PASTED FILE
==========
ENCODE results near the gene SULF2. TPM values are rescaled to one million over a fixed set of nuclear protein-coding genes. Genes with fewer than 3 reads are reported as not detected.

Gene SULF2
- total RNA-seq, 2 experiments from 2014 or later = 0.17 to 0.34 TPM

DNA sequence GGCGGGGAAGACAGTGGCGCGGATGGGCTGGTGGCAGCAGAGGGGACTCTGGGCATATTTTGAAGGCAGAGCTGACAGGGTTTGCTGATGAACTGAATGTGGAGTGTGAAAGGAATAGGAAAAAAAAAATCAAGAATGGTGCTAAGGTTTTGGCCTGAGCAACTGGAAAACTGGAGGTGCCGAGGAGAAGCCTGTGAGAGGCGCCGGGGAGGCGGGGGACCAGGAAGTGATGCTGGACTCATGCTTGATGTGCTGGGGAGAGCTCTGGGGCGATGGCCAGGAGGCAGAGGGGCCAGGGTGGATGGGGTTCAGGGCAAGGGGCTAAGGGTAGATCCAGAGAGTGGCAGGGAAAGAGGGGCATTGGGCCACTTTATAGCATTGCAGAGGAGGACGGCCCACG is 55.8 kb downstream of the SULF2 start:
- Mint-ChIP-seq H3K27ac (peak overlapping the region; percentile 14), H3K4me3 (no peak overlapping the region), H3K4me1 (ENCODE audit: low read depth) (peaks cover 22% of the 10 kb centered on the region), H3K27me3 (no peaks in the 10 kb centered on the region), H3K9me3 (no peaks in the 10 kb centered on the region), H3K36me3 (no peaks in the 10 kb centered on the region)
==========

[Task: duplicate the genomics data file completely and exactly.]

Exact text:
ENCODE results near the gene SULF2. TPM values are rescaled to one million over a fixed set of nuclear protein-coding genes. Genes with fewer than 3 reads are reported as not detected.

Gene SULF2
- total RNA-seq, 2 experiments from 2014 or later = 0.17 to 0.34 TPM

DNA sequence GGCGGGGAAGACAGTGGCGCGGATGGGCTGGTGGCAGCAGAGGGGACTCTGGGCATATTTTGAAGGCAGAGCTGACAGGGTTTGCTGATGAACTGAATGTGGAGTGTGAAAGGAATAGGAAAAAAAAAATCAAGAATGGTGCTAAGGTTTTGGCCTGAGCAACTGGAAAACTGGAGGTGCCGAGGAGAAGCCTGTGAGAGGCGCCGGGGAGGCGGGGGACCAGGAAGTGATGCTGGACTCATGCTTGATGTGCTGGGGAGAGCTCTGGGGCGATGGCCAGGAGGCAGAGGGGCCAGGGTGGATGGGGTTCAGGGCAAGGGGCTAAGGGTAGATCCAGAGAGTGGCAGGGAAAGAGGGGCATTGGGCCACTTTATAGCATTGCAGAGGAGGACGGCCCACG is 55.8 kb downstream of the SULF2 start:
- Mint-ChIP-seq H3K27ac (peak overlapping the region; percentile 14), H3K4me3 (no peak overlapping the region), H3K4me1 (ENCODE audit: low read depth) (peaks cover 22% of the 10 kb centered on the region), H3K27me3 (no peaks in the 10 kb centered on the region), H3K9me3 (no peaks in the 10 kb centered on the region), H3K36me3 (no peaks in the 10 kb centered on the region)